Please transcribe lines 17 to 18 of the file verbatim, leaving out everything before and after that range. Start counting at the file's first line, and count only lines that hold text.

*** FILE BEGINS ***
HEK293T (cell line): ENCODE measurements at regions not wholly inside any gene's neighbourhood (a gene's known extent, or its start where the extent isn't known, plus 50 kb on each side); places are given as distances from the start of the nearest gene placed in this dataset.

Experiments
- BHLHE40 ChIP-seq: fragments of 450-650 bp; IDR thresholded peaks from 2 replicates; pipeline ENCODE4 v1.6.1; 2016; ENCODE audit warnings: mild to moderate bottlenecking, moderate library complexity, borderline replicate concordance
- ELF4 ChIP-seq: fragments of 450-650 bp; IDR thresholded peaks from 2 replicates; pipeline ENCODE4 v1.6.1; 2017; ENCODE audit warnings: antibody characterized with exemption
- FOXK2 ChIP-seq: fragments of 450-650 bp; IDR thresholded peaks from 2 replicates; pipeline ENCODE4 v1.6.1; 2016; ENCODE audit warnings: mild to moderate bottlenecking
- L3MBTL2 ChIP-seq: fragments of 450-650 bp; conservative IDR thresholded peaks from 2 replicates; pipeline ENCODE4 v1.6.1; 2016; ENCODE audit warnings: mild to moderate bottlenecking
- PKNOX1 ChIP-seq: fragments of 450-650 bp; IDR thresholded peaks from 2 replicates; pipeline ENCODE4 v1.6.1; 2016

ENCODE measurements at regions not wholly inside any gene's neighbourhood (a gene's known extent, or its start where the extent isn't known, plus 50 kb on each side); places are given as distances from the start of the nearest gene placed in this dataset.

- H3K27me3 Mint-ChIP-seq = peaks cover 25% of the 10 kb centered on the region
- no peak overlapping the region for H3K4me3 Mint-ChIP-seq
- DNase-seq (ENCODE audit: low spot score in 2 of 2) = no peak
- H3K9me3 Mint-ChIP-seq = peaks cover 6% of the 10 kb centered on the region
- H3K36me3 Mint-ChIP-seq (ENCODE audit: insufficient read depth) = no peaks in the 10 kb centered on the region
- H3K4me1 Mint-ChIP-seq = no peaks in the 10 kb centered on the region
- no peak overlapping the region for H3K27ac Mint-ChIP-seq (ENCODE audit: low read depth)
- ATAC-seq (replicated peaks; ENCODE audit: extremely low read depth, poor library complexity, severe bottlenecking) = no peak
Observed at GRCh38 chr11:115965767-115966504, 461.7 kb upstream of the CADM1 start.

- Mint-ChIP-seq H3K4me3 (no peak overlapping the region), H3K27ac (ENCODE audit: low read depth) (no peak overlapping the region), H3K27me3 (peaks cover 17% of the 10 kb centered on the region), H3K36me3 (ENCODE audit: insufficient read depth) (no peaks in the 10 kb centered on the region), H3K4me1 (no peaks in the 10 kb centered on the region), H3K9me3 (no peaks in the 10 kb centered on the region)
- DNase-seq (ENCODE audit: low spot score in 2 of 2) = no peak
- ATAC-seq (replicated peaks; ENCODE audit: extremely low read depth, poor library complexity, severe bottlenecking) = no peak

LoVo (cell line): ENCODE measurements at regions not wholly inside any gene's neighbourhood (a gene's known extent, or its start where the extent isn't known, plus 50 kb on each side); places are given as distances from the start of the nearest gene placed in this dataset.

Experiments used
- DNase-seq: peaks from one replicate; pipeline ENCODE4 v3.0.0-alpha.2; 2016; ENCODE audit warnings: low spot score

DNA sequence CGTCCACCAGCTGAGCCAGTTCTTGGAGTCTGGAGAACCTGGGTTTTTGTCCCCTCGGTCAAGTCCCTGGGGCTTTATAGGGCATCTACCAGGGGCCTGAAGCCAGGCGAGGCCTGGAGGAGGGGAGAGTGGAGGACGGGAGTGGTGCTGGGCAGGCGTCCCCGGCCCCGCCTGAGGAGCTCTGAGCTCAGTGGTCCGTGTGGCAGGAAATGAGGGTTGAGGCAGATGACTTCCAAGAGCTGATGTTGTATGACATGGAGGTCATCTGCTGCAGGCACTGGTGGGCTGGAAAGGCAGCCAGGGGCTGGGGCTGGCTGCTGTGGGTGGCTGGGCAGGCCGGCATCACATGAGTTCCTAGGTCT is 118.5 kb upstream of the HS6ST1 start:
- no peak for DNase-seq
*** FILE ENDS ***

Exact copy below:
Observed at GRCh38 chr11:115965767-115966504, 461.7 kb upstream of the CADM1 start.

- Mint-ChIP-seq H3K4me3 (no peak overlapping the region), H3K27ac (ENCODE audit: low read depth) (no peak overlapping the region), H3K27me3 (peaks cover 17% of the 10 kb centered on the region), H3K36me3 (ENCODE audit: insufficient read depth) (no peaks in the 10 kb centered on the region), H3K4me1 (no peaks in the 10 kb centered on the region), H3K9me3 (no peaks in the 10 kb centered on the region)